Gene sequences associated with breast and ovarian cancer identified
26 March 2013
Three studies reported in Plos Genetics and Nature Genetics have
found new DNA sequences associated with breast cancer and ovarian
cancer. The findings could help reveal the underlying causes of
these diseases and help researchers build better risk models to
support new prevention strategies.
In the first study, published in the journal PLoS Genetics,
researchers studied variations across the genomes of 14,351 BRCA1
mutation carriers and found two new DNA sequences that are
associated with breast cancer risk and two new DNA sequences
associated with ovarian cancer risk. One sequence associated with
ovarian cancer is the first known BRCA1-specific risk sequence for
the disease. The researchers were then able to use their results to
estimate the risks of both cancers for each BRCA1 mutation carrier.
These new results may soon be incorporated into clinical management
“Women with mutated copies of the BRCA1 or BRCA2 gene have
markedly increased but highly variable risks of breast and ovarian
cancer,” says Fergus Couch, Ph.D., a Mayo Clinic investigator who
co-authored the study. “To put this into perspective, a woman with a
BRCA1 mutation has about a 65%t lifetime risk,” says Dr. Couch.
“Risk models will help her make decisions by indicating if her true
risk is liable to be closer to 90% — in which case she may choose
prophylactic surgery — or closer to 40% — in which case frequent
monitoring may be most appropriate.”
The second study, published in the journal Nature Genetics,
focuses on women susceptible to estrogen receptor-negative
(ER-negative) forms of breast cancer. Dr. Couch’s team discovered
four new DNA sequences that were associated with ER-negative breast
cancer but not ER-positive breast cancer. The discovery was based on
integrated results from three genome-wide association studies of
6,514 ER-negative breast cancer patients and 41,555 healthy
“Women have a worse prognosis if their tumours are ER-negative
because these cells grow more rapidly,” says Dr Couch. “They also
have fewer treatment options.” He says the new DNA sequences will
yield new information about the biology of the disease, which could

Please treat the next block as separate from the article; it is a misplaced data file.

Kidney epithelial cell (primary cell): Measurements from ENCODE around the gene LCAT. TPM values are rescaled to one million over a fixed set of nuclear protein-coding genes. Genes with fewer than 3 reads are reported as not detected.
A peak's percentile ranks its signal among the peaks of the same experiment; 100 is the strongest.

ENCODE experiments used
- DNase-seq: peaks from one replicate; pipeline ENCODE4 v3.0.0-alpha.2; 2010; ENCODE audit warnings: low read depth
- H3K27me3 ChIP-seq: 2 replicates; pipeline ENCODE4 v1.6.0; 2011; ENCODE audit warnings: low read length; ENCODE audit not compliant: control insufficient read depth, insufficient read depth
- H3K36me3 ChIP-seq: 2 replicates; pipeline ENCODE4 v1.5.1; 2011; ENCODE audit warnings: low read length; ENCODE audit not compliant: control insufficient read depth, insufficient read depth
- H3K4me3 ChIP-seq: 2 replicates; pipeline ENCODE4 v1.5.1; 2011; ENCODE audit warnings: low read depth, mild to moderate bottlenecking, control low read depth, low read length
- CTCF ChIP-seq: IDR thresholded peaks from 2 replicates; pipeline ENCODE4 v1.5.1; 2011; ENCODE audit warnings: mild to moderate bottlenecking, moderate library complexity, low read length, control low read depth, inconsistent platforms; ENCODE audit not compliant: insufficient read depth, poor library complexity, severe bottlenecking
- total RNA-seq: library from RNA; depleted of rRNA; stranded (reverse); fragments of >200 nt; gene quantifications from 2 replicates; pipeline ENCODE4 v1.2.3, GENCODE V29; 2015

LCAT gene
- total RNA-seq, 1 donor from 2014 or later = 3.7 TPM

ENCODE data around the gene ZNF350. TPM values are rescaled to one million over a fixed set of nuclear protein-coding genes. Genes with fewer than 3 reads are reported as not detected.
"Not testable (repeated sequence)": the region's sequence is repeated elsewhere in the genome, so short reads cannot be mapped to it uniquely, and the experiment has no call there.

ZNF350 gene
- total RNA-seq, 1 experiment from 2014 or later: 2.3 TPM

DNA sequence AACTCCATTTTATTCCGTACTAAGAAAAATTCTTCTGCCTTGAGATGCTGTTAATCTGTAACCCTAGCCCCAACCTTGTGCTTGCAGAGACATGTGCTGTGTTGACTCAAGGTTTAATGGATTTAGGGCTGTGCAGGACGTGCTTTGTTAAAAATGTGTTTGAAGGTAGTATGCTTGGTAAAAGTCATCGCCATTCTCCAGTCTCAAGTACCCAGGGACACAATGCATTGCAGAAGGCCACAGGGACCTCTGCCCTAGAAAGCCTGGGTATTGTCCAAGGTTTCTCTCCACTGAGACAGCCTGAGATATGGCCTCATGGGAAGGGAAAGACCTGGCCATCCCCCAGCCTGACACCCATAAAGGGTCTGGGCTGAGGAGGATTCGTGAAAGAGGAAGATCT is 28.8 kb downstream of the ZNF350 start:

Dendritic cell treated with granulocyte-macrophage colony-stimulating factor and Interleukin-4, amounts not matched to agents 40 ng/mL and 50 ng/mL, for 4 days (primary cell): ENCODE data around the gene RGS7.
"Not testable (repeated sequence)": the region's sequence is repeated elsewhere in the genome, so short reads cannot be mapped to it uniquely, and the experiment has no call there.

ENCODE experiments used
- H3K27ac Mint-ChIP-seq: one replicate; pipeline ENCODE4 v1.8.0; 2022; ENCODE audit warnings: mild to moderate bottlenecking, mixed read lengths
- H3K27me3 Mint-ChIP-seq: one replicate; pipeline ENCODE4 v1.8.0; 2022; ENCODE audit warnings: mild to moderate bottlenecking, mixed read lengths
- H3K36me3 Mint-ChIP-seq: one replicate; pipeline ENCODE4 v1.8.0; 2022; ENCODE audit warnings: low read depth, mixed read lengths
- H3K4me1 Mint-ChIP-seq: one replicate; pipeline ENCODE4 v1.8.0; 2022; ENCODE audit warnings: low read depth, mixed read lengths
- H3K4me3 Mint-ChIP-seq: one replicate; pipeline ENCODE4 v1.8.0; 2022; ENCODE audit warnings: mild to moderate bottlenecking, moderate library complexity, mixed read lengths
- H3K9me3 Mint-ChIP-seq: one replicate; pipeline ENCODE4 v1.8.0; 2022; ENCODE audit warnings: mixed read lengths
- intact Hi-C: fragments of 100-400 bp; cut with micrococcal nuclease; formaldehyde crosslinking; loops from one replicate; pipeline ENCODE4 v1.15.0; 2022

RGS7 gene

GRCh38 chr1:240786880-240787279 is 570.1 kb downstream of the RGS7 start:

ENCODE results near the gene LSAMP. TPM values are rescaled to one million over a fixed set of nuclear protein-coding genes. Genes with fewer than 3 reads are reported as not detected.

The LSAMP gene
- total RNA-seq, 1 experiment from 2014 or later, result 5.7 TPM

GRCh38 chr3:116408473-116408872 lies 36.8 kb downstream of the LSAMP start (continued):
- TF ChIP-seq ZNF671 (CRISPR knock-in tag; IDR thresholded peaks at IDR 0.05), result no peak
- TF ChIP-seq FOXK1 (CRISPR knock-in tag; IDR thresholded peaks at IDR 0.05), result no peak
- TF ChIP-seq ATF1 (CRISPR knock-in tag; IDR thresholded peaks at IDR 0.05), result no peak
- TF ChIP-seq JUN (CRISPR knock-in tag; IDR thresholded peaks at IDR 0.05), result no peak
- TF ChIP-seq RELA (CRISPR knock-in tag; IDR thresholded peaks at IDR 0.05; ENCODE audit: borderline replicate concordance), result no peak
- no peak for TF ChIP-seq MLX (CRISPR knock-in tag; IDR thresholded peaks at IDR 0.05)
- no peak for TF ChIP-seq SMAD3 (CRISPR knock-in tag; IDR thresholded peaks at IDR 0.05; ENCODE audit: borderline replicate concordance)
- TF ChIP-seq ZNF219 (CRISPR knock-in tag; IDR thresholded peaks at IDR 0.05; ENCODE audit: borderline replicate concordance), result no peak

eventually help researchers develop new treatments.
About one fourth of all breast cancers are ER-negative, with a
higher proportion in younger women and women of African ancestry.
ER-negative breast cancers are more aggressive and unresponsive to
anti-estrogens compared to ER-positive breast cancers, which
generally have a better prognosis and are often responsive to anti-estrogen
The third study, also published in Nature Genetics, reports the
findings of the largest genome-wide association study in any cancer
to date. Researchers found 41 new DNA sequences associated with
breast cancer. Incorporating the DNA sequences into risk models is
expected to significantly improve the ability to predict which women
are at greater risk of developing breast cancer.
The researchers, including Dr. Couch and authors from Cambridge
University’s Centre for Cancer Genetic Epidemiology, integrated
information from more than 30,000 breast cancer patients and more
than 30,000 healthy controls.
The Mayo studies are part of the Collaborative Oncological
Gene-environment Study (COGS), an international research
collaboration involving investigators from Europe, Asia, Australia
and North America, which identified 49 new DNA sequences associated
with an increased risk for breast cancer, ovarian cancer and
prostate cancer. “This was an unprecedented study of genetic and
lifestyle factors that involved the genotyping of more than 250,000
individuals by 117 research institutes around the world,” says Dr.
Couch. “The studies were so large that the results are really